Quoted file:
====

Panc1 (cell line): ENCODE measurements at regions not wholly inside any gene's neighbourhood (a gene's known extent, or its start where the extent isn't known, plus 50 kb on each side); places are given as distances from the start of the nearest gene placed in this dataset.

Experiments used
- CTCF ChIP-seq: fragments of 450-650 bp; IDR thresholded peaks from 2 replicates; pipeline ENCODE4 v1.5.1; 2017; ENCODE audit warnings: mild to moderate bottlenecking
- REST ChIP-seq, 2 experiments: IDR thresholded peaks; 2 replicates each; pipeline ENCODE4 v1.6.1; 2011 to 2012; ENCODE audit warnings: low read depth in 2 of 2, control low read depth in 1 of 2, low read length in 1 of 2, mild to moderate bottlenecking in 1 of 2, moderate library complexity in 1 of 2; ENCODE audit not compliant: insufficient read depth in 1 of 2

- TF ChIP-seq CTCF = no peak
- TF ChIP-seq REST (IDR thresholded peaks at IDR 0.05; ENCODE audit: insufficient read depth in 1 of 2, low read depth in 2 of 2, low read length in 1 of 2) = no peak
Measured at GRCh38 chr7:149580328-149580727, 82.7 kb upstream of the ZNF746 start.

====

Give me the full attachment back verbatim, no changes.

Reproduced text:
Panc1 (cell line): ENCODE measurements at regions not wholly inside any gene's neighbourhood (a gene's known extent, or its start where the extent isn't known, plus 50 kb on each side); places are given as distances from the start of the nearest gene placed in this dataset.

Experiments used
- CTCF ChIP-seq: fragments of 450-650 bp; IDR thresholded peaks from 2 replicates; pipeline ENCODE4 v1.5.1; 2017; ENCODE audit warnings: mild to moderate bottlenecking
- REST ChIP-seq, 2 experiments: IDR thresholded peaks; 2 replicates each; pipeline ENCODE4 v1.6.1; 2011 to 2012; ENCODE audit warnings: low read depth in 2 of 2, control low read depth in 1 of 2, low read length in 1 of 2, mild to moderate bottlenecking in 1 of 2, moderate library complexity in 1 of 2; ENCODE audit not compliant: insufficient read depth in 1 of 2

- TF ChIP-seq CTCF = no peak
- TF ChIP-seq REST (IDR thresholded peaks at IDR 0.05; ENCODE audit: insufficient read depth in 1 of 2, low read depth in 2 of 2, low read length in 1 of 2) = no peak
Measured at GRCh38 chr7:149580328-149580727, 82.7 kb upstream of the ZNF746 start.